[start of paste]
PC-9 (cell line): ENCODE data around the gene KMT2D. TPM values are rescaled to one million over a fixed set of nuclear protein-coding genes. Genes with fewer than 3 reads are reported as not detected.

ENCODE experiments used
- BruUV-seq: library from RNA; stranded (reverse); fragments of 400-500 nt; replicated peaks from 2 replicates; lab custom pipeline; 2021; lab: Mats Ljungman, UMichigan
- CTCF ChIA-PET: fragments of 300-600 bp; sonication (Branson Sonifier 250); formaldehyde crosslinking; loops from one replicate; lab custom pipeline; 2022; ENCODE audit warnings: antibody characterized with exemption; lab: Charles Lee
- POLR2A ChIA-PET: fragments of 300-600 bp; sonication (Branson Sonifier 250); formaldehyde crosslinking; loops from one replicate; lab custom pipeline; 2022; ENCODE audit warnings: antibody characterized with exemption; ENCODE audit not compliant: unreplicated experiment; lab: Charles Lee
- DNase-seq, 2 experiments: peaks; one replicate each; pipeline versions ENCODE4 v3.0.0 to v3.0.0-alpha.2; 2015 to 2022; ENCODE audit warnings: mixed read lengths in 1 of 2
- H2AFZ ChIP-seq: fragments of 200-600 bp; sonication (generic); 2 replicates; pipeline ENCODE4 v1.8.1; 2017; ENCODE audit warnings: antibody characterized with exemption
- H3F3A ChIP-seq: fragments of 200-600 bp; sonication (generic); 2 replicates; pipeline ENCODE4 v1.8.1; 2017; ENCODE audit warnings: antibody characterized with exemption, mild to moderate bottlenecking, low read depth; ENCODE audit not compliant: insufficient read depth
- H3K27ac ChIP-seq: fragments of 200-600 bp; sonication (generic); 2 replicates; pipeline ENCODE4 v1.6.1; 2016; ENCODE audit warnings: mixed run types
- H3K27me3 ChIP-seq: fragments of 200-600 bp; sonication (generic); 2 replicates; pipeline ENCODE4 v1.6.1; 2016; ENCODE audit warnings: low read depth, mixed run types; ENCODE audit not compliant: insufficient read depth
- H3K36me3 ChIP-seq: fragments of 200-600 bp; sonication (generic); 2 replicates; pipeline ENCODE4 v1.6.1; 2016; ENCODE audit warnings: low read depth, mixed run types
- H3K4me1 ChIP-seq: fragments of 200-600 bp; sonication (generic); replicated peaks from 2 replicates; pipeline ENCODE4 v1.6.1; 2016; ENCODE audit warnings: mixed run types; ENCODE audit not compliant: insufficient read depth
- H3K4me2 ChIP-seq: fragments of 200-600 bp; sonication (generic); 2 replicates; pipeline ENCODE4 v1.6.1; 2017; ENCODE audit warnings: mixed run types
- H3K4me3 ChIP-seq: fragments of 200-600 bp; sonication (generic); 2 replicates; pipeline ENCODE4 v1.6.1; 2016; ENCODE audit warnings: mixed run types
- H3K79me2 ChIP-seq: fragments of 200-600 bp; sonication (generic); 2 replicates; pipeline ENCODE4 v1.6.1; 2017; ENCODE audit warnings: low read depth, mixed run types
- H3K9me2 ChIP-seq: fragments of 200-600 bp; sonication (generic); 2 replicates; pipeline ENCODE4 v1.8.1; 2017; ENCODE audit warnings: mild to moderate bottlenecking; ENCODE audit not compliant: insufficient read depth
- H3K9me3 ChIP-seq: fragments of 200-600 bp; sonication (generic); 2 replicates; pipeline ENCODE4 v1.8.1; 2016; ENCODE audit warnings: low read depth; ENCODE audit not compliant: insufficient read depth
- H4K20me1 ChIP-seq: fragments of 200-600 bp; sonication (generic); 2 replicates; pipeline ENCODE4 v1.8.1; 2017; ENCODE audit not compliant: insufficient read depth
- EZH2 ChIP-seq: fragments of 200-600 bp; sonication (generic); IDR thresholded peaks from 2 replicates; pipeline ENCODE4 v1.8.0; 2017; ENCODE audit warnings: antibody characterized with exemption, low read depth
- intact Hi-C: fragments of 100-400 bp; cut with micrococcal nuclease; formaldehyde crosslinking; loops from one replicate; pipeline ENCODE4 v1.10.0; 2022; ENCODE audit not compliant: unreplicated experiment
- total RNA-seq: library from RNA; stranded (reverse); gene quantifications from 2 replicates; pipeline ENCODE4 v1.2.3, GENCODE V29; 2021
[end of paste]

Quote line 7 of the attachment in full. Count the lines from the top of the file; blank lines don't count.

- H2AFZ ChIP-seq: fragments of 200-600 bp; sonication (generic); 2 replicates; pipeline ENCODE4 v1.8.1; 2017; ENCODE audit warnings: antibody characterized with exemption